Among President Obama’s many high-profile health care promises, there is this gem from his 2009 address to Congress: “I will not sign a plan that adds one dime to our deficits–either now or in the future.”

But according to Republican staff on Senate Budget Committee, those dimes are starting to pile up. The Senate staff report says that the Affordable Care Act will add $131 billion to the federal deficits over the period 2015 to 2024.

In brief, the Republican Senate Budget Committee staff say that, based on an extrapolation from the July 2012 estimate of the Congressional Budget Office (CBO), the projected ACA contribution to deficit reduction would amount to $180 billion over the period 2015 to 2024. Positive factors, based on CBO analyses, contribute to that portion of the  ten-year deficit reduction.

For example, the implementation of the health insurance coverage provisions of the law, as CBO estimated in April of 2014, improves the overall deficit outlook because the 10-year cost of those provisions (reflecting, among other things, narrower networks of doctors and hospitals) is now estimated to be $83 billion less than what CBO projected in 2012. Score one for a deficit decrease.

But, the Republican Senate Budget Committee staff, who report to Sen. Jeff Sessions, R-Ala., also note, certain other intervening factors interrupt this progress toward fiscal rectitude.  Over the period 2007 to 2010, before the implementation of the Affordable Care Act, CBO found that Medicare spending growth per capita was 3.8 percent, compared to 7.1 percent over the period 2000 to 2005.

Nonetheless, CBO’s baseline projections of higher health care savings was based on the assumption that Medicare and Medicaid spending would also be higher and thus the savings from a slowdown in that spending would thus be greater. In fact, however, Medicare and Medicaid spending was even lower than originally anticipated; the CBO baseline changed, and thus the expected health care savings are now projected to be lower–by as much as $132 billion. So, score one for a deficit increase.

The Republican Senate Budget Committee staff then examined the impact of the ACA’s tax provisions on the labor force. In 2014, CBO reported that the law would reduce the total number of hours worked in and thus reduce the total labor compensation by 1 percent by 2024, including taxable income. Based on the labor force data, the staff estimated that the total federal revenue loss over the period 2017 to 2024 would amount to a net $262 billion. Score two for a deficit increase.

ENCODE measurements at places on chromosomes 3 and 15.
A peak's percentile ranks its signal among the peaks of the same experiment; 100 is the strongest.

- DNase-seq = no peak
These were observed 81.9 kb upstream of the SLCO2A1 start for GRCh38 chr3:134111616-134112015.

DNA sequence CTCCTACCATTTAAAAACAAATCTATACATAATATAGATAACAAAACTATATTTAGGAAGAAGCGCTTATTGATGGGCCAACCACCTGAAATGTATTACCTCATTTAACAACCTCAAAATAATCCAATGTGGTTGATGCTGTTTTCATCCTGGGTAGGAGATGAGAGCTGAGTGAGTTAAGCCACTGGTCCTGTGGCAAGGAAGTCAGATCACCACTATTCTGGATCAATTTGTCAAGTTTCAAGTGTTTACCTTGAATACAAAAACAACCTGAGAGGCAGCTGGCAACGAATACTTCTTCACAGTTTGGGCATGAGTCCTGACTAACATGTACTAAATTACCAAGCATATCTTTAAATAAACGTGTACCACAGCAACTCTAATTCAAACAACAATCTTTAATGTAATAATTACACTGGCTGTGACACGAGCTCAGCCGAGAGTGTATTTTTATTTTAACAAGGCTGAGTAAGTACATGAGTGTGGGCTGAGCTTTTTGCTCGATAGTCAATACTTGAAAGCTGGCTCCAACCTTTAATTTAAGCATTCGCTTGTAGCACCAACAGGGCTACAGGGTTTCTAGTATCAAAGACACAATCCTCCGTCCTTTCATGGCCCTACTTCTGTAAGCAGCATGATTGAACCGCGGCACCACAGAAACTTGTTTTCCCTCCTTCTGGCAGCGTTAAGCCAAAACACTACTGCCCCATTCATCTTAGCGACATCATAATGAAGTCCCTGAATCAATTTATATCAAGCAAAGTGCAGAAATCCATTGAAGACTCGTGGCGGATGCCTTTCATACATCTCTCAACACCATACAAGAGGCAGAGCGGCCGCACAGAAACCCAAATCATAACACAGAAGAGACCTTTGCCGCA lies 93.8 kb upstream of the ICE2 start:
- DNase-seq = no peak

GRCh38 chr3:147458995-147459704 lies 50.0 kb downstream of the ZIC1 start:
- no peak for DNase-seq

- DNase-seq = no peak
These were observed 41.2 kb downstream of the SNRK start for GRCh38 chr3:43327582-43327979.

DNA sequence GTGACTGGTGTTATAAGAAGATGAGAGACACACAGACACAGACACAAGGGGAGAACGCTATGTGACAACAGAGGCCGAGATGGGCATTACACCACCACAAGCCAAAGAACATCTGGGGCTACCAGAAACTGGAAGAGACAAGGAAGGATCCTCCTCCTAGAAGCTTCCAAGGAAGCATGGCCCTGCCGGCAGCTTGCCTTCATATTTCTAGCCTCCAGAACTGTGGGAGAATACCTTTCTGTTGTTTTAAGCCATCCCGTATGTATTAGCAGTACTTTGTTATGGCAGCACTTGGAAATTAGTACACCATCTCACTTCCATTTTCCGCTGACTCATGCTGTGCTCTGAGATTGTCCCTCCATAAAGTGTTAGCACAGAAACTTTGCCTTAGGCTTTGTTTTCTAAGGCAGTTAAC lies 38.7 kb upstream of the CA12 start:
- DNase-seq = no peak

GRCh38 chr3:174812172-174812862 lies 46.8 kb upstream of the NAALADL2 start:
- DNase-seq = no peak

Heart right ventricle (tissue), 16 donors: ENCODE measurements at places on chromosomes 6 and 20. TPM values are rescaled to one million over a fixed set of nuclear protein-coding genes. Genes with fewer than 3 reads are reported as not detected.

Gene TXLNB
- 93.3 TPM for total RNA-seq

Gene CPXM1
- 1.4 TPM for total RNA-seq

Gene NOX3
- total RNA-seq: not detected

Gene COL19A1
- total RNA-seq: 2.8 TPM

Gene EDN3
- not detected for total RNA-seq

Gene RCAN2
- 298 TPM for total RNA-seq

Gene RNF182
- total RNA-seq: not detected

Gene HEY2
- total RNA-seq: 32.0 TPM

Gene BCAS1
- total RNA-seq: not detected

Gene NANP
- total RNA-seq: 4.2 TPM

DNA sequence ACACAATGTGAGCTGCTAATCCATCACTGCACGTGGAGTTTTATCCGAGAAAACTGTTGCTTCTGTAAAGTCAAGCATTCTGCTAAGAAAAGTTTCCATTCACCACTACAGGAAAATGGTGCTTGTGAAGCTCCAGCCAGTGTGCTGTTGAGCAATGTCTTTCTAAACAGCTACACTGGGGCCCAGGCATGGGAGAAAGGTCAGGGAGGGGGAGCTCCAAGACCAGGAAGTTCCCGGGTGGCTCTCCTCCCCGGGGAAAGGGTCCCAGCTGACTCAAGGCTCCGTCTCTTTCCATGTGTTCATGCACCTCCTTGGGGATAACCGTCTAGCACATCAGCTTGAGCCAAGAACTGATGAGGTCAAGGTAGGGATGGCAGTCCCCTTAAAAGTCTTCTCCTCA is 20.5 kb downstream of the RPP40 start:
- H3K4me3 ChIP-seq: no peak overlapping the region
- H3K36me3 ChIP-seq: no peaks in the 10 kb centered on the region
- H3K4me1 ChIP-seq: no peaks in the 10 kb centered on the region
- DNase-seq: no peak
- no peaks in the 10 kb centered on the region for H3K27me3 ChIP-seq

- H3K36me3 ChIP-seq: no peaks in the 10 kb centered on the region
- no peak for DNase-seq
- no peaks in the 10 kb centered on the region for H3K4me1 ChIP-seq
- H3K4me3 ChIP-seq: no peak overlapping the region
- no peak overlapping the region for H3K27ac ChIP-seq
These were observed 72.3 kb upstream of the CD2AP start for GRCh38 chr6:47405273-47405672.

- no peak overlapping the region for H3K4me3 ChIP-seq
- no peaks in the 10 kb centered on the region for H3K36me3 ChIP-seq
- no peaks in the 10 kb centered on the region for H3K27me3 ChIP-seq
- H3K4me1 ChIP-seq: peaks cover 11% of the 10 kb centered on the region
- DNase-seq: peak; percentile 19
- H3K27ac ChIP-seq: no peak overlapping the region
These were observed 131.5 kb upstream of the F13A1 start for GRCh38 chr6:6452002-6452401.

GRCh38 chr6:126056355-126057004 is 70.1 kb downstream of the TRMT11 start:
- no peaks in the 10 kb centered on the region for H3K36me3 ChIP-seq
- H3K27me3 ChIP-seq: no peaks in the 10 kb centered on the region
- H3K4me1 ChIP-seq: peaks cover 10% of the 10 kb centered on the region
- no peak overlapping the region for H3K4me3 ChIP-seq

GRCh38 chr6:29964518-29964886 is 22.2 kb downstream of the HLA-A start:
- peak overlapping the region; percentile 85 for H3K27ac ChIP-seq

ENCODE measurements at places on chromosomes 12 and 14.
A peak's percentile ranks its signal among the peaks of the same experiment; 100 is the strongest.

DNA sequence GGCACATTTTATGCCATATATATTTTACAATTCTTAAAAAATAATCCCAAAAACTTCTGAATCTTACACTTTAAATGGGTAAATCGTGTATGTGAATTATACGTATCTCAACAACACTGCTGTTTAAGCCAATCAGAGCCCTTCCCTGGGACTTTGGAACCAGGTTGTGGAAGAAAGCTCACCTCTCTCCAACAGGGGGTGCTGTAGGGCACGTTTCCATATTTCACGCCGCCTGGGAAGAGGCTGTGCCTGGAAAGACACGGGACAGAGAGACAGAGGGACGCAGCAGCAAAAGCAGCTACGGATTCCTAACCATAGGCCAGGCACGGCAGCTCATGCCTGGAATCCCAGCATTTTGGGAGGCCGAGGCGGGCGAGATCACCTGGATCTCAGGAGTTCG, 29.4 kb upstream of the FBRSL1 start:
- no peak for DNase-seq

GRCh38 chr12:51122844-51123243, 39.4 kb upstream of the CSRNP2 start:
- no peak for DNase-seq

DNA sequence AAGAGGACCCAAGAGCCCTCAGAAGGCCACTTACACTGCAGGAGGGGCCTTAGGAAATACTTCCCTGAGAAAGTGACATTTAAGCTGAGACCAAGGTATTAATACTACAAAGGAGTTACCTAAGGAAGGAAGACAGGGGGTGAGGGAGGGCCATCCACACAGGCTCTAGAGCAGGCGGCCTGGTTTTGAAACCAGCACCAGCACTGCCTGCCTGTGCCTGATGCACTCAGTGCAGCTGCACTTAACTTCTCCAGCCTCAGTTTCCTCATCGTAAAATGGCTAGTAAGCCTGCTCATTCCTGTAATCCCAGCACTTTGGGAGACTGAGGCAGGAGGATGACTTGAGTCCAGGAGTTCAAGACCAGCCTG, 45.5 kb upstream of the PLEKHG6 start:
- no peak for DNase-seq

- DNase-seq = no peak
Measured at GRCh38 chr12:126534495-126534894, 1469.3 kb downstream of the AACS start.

Bottom line: Reconciling the data, the Republican Senate Budget Committee staff report  thus concludes that over the period 2015 to 2024, the deficit would increase by $131 billion.

Of course, this, or any other such calculation, is dependent upon certain assumptions, variables or future policy changes. It’s a tough, often thankless, job. Like that of the CBO, the Senate Budget Committee staff estimate is thus held hostage to a multiplicity of factors that they cannot control or foresee. In June 2014, the CBO, which had previously forecast the health law’s contribution to deficit reduction, announced that, amidst various administrative changes and shifting baselines, it would not estimate the ACA’s budget effects.

So, the Senate Budget Committee Republican staff is going where CBO will not tread. For that reason, these Senate Budget Committee analysts  are making a valuable contribution to the ongoing national debate over the Affordable Care Act. Not only is their work based on the CBO’s widely published data, they have made their assumptions and their methodology crystal clear, and thus easy to replicate or refute. That’s the beauty of their work. It should invite honest debate–in and out of Congress.

And, yes, it’s time for another congressional oversight hearing.